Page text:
Intelligent techniques and architectures for autonomic clouds: introduction to the itaac special issue
© Antonopoulos et al.; licensee Springer. 2012
Received: 30 July 2012
Accepted: 1 August 2012
Published: 23 August 2012
Autonomic Computing introduces autonomy in software systems by making them capable of self- management and self-healing. Autonomic Clouds have emerged as a result of the application of autonomic techniques to cloud computing, resulting in robust, fault tolerant and resilient cloud architectures. The international workshop on Intelligent Techniques and Architectures for Autonomic Clouds (ITAAC 2011) was held in association with the 4th IEEE/ACM International Conference on Utility and Cloud Computing (UCC 2011)in Melbourne Australia to bring together researchers and practitioners across Cloud Computing, Intelligent Systems, and Autonomic Computing to discuss issues that drive the concepts, architectures and applications of autonomic clouds. This article provides background to the workshop and presents a brief summary of the papers that were accepted.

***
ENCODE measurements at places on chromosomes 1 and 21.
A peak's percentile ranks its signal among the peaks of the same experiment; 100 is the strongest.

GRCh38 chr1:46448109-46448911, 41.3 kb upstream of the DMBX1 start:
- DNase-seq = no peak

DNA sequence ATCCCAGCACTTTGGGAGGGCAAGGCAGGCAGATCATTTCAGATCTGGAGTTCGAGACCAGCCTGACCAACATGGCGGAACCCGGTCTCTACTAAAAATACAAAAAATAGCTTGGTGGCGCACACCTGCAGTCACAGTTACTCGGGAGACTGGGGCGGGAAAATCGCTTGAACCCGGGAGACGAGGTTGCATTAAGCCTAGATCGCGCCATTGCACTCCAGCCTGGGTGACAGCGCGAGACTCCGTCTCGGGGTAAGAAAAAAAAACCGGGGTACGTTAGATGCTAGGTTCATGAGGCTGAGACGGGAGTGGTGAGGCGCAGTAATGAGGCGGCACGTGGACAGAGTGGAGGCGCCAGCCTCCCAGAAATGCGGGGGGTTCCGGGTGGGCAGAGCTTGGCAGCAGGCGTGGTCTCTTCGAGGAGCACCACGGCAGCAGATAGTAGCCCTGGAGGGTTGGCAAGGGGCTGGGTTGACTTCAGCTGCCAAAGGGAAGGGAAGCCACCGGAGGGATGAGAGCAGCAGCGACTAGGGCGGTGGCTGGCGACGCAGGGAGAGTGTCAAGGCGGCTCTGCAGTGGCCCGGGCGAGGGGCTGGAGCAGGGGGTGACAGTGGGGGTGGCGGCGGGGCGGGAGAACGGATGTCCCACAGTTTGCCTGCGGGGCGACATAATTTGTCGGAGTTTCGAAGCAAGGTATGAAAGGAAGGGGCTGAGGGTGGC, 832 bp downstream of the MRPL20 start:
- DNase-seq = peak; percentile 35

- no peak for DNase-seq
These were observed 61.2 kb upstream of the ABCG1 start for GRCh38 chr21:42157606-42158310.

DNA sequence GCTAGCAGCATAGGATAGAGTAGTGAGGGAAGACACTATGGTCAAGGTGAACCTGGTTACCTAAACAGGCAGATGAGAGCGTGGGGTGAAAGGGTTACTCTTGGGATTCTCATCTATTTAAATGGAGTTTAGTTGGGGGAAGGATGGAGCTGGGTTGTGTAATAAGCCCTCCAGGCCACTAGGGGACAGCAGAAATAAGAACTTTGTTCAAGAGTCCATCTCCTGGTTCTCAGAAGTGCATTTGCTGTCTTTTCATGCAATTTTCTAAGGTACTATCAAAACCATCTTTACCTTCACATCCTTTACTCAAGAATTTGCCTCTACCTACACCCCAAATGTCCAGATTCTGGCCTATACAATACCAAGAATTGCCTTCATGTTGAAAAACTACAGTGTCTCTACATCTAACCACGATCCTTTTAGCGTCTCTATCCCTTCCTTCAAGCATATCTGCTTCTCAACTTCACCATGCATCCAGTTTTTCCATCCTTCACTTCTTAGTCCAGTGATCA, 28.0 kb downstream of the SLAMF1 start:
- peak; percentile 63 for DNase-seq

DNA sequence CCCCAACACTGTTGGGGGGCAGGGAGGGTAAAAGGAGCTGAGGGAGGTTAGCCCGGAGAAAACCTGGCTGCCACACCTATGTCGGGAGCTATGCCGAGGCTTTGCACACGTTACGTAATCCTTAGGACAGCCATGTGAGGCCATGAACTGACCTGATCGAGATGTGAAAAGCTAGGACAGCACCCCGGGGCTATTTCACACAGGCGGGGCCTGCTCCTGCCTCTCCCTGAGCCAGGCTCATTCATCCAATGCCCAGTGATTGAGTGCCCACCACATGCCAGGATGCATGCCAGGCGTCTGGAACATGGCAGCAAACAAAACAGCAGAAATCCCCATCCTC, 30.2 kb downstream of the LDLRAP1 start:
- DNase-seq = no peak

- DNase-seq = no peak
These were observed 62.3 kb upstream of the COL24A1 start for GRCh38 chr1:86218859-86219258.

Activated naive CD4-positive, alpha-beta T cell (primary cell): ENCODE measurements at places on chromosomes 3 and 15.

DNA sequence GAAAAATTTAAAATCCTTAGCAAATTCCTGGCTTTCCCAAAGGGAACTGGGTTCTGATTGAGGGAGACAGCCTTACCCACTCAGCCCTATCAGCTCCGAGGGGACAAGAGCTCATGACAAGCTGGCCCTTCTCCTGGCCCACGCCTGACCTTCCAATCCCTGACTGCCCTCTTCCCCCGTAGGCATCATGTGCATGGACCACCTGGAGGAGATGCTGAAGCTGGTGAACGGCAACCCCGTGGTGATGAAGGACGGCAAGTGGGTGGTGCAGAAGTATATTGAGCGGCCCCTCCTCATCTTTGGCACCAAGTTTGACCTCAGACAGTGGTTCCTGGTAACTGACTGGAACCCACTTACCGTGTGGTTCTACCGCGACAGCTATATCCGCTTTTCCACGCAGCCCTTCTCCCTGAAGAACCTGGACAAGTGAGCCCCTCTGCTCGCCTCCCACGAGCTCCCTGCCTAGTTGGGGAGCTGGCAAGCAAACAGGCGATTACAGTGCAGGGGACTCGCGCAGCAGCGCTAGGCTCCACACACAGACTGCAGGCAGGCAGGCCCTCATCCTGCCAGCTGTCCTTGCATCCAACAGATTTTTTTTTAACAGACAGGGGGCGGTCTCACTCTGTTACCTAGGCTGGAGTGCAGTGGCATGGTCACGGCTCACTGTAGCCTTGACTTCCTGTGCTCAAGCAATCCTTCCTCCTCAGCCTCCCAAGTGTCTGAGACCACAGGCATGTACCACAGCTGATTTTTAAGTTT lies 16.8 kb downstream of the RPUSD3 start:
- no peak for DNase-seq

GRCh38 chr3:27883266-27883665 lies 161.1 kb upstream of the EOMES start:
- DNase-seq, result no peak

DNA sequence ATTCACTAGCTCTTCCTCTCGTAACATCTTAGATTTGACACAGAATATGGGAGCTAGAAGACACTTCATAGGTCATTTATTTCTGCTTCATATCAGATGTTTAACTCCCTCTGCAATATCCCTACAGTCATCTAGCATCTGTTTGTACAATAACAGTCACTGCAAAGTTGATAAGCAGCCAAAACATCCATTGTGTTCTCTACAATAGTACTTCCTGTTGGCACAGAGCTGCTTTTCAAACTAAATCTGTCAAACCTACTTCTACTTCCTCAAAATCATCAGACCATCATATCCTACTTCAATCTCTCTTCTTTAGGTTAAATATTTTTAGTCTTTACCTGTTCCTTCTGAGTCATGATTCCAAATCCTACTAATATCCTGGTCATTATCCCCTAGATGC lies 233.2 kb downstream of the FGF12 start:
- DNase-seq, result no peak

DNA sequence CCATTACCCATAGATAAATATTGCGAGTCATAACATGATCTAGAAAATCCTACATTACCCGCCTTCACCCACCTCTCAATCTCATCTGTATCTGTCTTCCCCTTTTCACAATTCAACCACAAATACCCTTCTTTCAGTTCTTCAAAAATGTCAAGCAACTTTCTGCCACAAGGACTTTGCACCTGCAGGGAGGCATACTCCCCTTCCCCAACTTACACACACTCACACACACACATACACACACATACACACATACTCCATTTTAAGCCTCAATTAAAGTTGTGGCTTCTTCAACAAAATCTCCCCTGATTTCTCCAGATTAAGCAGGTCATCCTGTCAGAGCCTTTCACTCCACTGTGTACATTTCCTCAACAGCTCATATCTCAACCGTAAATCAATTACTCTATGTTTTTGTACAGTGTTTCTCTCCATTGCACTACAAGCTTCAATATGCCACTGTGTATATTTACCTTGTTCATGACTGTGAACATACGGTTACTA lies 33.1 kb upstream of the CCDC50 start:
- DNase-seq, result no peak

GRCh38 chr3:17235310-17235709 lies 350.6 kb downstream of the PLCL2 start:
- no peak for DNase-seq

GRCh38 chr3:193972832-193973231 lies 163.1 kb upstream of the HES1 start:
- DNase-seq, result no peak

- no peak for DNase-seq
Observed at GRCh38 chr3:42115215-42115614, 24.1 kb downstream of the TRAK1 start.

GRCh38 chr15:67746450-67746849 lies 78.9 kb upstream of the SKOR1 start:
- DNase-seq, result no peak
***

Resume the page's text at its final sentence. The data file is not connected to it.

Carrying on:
Autonomic computing refers to principles and techniques for designing, building, deploying and managing computing systems with minimal human involvement. Autonomic computing makes systems adaptive by providing methods and means to enhance aspects of system autonomy, self-management, self-tuning, self-configuration, self-diagnosis, and self-healing.
Autonomic Clouds have emerged as a result of the application of autonomic techniques to cloud computing, resulting in robust, fault tolerant and easy to manage and operate cloud architectures. Such autonomic techniques cover evolutionary and genetic algorithms, multi-objective and combinational optimization heuristics, artificial neural networks, swarm intelligence, and multi-agents systems. Applied to Clouds, these techniques can improve how computing systems and applications are built, used, managed and optimized, maximizing the benefits for users, applications and systems by reducing the operational, maintenance and usage costs of clouds. The interplay of intelligent approaches and Clouds offers numerous challenges.